Senate Bill 166 – The Petition signature measure – tabled. It’s going to take a lawsuit to figure this one out.

From the Rapid City Journal, State Representative Corey Brown has asked for Senate Bill 166 which proposed to make state petition law consistent with the constitution to be withdrawn.

He said Friday afternoon that he received a message from the Legislature’s page adviser Thursday evening. He said she told him the pages were answering calls from opponents of SB 166, including some who cursed at the high school students.

and…

Brown said the state law setting the threshold at 5 percent of governor votes for a statewide initiative or referendum doesn’t match other state laws, such as 5 percent of registered voters needed for a municipal initiative or referendum.

and…

Brown said he expects the next initiative petition to be challenged if the signature count is based on 5 percent of the governor vote.

“I do believe that there’s still a problem,” he said. He added, “I guess maybe there’s other avenues to fix that.”

Read it here.

Cursing at high school kids? Nice. I always thought people of good conscience could disagree in a civil society. Apparently we’re setting the bar too high. Based on what Senator Brown notes, It sounds as if it’s going to take a legal decision based on the laws’ inconsistency with the state constitution to void SDCL 2-1-5.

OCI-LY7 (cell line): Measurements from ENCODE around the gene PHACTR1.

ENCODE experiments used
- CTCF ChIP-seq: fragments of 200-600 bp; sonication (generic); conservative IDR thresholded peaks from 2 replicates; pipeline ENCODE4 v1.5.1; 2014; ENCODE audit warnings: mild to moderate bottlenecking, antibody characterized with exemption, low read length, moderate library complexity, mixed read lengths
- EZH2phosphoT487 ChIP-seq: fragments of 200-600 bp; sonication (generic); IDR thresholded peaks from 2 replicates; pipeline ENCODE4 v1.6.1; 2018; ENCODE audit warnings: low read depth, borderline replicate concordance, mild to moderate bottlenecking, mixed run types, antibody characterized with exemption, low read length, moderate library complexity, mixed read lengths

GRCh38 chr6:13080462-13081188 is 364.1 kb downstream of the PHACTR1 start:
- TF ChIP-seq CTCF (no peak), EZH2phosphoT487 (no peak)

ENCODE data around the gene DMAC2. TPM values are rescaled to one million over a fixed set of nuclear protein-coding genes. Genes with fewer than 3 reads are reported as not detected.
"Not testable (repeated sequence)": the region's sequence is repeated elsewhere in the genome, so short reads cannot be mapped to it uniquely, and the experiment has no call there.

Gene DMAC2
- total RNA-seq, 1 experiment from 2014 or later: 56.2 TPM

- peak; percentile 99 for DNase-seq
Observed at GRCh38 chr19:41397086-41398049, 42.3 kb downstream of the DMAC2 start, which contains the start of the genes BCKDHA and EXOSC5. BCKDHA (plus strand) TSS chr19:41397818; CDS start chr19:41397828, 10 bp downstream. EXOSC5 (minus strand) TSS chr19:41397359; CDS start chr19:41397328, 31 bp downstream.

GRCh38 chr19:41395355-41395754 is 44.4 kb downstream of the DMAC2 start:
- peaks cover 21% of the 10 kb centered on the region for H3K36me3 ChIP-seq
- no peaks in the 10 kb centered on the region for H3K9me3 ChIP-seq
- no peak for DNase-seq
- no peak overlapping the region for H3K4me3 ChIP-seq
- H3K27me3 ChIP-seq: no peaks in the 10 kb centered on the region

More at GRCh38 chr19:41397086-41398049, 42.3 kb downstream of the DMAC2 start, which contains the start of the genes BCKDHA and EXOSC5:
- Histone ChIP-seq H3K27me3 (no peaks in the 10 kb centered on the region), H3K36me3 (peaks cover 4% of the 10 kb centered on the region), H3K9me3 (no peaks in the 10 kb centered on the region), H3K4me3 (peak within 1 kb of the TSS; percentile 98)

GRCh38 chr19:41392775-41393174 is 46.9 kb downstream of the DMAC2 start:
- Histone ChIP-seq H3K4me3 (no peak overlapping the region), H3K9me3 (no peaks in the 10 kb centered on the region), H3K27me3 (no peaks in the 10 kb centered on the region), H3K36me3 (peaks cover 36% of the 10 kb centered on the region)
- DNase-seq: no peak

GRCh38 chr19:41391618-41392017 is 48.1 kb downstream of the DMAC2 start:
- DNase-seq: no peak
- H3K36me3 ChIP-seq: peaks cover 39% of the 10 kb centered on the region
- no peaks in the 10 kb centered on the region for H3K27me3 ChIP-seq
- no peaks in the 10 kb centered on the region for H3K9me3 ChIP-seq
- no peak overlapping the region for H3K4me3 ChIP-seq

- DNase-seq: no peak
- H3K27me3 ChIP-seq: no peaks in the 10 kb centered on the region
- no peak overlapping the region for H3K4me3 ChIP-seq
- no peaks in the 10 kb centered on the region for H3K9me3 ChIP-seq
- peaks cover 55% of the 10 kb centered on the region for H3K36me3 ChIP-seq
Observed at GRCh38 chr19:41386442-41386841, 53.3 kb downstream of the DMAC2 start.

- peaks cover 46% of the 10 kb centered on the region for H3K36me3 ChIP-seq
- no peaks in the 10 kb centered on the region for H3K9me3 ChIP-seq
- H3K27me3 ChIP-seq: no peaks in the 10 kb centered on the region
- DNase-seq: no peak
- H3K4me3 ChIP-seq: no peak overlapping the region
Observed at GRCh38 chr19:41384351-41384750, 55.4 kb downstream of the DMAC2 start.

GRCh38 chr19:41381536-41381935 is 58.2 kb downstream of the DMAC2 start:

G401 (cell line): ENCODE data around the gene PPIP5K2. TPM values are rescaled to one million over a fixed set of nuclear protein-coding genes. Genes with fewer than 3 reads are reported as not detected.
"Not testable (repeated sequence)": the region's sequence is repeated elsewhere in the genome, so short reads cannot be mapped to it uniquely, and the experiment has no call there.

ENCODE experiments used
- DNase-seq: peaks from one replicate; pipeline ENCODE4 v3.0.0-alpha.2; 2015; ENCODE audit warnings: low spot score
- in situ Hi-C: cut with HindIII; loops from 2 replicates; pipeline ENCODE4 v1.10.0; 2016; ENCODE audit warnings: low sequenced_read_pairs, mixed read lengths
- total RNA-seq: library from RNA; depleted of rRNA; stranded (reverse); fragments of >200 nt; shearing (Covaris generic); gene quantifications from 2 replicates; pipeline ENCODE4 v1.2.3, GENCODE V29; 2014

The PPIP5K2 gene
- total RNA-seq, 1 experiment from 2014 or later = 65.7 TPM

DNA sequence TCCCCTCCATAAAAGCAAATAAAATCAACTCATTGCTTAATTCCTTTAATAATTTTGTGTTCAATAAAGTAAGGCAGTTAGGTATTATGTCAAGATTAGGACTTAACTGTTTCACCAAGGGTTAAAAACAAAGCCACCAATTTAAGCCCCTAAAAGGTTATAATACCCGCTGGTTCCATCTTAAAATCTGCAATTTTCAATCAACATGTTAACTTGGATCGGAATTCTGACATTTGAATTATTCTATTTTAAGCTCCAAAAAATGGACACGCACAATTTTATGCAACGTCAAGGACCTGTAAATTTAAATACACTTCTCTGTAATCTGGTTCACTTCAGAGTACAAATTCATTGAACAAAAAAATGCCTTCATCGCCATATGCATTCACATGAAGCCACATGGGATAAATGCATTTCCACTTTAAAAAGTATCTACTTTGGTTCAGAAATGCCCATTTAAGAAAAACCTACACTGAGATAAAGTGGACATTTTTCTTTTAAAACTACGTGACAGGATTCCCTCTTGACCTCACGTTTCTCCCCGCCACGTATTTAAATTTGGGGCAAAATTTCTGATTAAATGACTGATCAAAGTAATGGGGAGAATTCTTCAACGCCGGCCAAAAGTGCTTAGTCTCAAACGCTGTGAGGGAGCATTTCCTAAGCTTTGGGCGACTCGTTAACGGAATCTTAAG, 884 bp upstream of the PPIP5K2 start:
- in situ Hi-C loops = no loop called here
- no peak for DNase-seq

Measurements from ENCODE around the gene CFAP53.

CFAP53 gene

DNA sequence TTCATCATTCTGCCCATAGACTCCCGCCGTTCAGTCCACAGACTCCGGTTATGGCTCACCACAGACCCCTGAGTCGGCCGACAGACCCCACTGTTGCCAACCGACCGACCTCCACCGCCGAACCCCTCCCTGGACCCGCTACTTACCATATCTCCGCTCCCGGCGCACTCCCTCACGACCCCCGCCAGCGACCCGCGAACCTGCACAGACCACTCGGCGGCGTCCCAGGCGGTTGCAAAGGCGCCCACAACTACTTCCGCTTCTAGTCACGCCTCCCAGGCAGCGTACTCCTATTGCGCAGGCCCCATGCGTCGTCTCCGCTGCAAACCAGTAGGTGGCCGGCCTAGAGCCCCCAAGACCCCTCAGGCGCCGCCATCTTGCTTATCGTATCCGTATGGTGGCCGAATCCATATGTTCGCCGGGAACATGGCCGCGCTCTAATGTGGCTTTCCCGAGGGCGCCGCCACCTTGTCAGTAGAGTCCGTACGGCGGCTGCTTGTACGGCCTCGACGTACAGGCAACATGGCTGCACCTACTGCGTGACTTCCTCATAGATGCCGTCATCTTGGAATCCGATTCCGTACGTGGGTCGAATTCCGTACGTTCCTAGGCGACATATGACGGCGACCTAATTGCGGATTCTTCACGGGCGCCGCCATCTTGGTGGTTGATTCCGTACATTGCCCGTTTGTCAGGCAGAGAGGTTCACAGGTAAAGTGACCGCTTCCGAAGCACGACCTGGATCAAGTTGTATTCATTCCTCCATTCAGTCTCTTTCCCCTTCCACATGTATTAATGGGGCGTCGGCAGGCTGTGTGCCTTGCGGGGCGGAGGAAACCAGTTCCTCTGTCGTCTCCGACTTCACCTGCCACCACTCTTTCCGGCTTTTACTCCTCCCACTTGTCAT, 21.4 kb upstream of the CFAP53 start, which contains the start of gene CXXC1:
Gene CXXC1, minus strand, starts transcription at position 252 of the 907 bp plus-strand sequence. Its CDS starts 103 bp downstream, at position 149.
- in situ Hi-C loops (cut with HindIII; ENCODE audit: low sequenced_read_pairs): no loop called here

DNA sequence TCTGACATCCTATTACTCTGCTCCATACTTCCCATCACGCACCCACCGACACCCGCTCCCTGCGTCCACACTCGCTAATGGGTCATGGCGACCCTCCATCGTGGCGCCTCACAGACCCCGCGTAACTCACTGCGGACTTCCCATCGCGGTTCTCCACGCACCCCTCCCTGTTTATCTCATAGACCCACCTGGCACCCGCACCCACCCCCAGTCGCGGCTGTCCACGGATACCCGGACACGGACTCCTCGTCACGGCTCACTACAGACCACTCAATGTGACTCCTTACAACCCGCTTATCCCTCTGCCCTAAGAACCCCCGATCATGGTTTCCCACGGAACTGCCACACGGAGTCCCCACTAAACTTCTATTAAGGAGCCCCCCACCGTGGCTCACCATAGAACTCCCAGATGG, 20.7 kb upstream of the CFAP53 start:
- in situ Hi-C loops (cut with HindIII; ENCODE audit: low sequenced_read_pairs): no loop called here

What do you think, was Senator Brown’s decision to ask for his bill to be tabled a good move, or should this bill have gone all the way?

27 Replies to “Senate Bill 166 – The Petition signature measure – tabled. It’s going to take a lawsuit to figure this one out.”

  1. Wax zippo

    GOP found out that there are even limits to their power. Brown is a clown and he heard plenty from people from both parties.

    Reply
  2. Kelly Lieberg

    The current school year start date issue in Sioux Falls achieved ballot status by submitting a certified 5% of the registered voters within the school district.

    Reply
  3. BK

    I think this bill should have gone all the way, Pat. As one senator pointed out privately, the populace isn’t there yet.

    The question I have for the opponents, is “Why? What’s causing the knee-JERK reaction to this bill?” My own opinion is that the sky isn’t falling now nor would it be if the requirements were higher. Yet the opponents rushed to their guns immediately. Why? Why were opponents so threatened by this conversation? Anyone can see the desperation in the invective hurled by the Argus Leader. I don’t understand that reaction. The opponents could have engaged in a civil discussion and chose not to do so. Why?

    Reply
      1. Anonymous

        most people can remember a half dozen goofy initiative ideas, any of which alone would be enough to justify coordinating the constitutional language.

        Reply
        1. Anonymous

          here’s a fascinating fact – in 1980 a statewide initiative put to voters would have, if approved, barred the legislature from changing or altering an initiated measure enacted by public approval. the measure FAILED. very interesting, what with all the shouting about the minimum wage issue.

          Reply
    1. Jaa Dee

      Sir, are you for real? If so, what do have against “We the People” making our voices heard? If so, tell us why it should have been passed instead of sounding like a victim..